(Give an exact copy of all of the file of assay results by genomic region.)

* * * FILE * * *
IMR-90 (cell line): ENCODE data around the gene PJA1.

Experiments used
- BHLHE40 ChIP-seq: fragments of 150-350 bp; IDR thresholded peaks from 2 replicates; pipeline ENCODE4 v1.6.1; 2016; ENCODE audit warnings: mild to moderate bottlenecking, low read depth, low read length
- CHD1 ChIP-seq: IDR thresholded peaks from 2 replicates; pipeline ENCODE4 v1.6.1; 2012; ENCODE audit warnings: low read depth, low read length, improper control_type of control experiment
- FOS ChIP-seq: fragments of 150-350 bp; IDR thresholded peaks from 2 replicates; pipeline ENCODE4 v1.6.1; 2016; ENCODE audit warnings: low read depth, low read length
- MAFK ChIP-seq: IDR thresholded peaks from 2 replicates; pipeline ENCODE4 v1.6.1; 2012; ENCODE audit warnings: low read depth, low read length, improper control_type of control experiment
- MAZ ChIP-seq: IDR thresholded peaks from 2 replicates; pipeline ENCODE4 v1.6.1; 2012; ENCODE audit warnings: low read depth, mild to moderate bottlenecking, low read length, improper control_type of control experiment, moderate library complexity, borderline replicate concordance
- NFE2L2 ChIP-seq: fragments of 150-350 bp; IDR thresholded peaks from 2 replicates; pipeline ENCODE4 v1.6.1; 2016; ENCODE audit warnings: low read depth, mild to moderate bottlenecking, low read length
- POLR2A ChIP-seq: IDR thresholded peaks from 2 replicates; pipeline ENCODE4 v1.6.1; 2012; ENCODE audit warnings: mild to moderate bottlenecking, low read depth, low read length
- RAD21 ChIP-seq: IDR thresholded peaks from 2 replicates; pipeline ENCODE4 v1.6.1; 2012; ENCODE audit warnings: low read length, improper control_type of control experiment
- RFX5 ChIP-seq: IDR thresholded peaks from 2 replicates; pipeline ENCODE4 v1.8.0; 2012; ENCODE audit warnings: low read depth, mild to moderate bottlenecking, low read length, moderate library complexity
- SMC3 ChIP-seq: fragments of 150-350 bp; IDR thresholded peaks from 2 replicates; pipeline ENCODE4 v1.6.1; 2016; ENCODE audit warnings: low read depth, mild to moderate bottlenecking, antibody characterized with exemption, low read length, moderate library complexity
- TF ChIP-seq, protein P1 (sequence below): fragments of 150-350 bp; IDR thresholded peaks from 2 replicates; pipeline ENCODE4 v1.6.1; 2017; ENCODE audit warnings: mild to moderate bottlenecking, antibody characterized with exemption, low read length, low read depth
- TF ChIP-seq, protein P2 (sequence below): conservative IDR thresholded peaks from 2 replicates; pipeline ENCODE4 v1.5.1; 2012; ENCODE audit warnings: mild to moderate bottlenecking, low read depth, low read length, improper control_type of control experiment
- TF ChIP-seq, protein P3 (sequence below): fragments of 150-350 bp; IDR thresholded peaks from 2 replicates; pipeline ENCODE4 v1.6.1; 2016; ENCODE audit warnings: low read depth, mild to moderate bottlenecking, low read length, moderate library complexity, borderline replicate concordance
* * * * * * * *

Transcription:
IMR-90 (cell line): ENCODE data around the gene PJA1.

Experiments used
- BHLHE40 ChIP-seq: fragments of 150-350 bp; IDR thresholded peaks from 2 replicates; pipeline ENCODE4 v1.6.1; 2016; ENCODE audit warnings: mild to moderate bottlenecking, low read depth, low read length
- CHD1 ChIP-seq: IDR thresholded peaks from 2 replicates; pipeline ENCODE4 v1.6.1; 2012; ENCODE audit warnings: low read depth, low read length, improper control_type of control experiment
- FOS ChIP-seq: fragments of 150-350 bp; IDR thresholded peaks from 2 replicates; pipeline ENCODE4 v1.6.1; 2016; ENCODE audit warnings: low read depth, low read length
- MAFK ChIP-seq: IDR thresholded peaks from 2 replicates; pipeline ENCODE4 v1.6.1; 2012; ENCODE audit warnings: low read depth, low read length, improper control_type of control experiment
- MAZ ChIP-seq: IDR thresholded peaks from 2 replicates; pipeline ENCODE4 v1.6.1; 2012; ENCODE audit warnings: low read depth, mild to moderate bottlenecking, low read length, improper control_type of control experiment, moderate library complexity, borderline replicate concordance
- NFE2L2 ChIP-seq: fragments of 150-350 bp; IDR thresholded peaks from 2 replicates; pipeline ENCODE4 v1.6.1; 2016; ENCODE audit warnings: low read depth, mild to moderate bottlenecking, low read length
- POLR2A ChIP-seq: IDR thresholded peaks from 2 replicates; pipeline ENCODE4 v1.6.1; 2012; ENCODE audit warnings: mild to moderate bottlenecking, low read depth, low read length
- RAD21 ChIP-seq: IDR thresholded peaks from 2 replicates; pipeline ENCODE4 v1.6.1; 2012; ENCODE audit warnings: low read length, improper control_type of control experiment
- RFX5 ChIP-seq: IDR thresholded peaks from 2 replicates; pipeline ENCODE4 v1.8.0; 2012; ENCODE audit warnings: low read depth, mild to moderate bottlenecking, low read length, moderate library complexity
- SMC3 ChIP-seq: fragments of 150-350 bp; IDR thresholded peaks from 2 replicates; pipeline ENCODE4 v1.6.1; 2016; ENCODE audit warnings: low read depth, mild to moderate bottlenecking, antibody characterized with exemption, low read length, moderate library complexity
- TF ChIP-seq, protein P1 (sequence below): fragments of 150-350 bp; IDR thresholded peaks from 2 replicates; pipeline ENCODE4 v1.6.1; 2017; ENCODE audit warnings: mild to moderate bottlenecking, antibody characterized with exemption, low read length, low read depth
- TF ChIP-seq, protein P2 (sequence below): conservative IDR thresholded peaks from 2 replicates; pipeline ENCODE4 v1.5.1; 2012; ENCODE audit warnings: mild to moderate bottlenecking, low read depth, low read length, improper control_type of control experiment
- TF ChIP-seq, protein P3 (sequence below): fragments of 150-350 bp; IDR thresholded peaks from 2 replicates; pipeline ENCODE4 v1.6.1; 2016; ENCODE audit warnings: low read depth, mild to moderate bottlenecking, low read length, moderate library complexity, borderline replicate concordance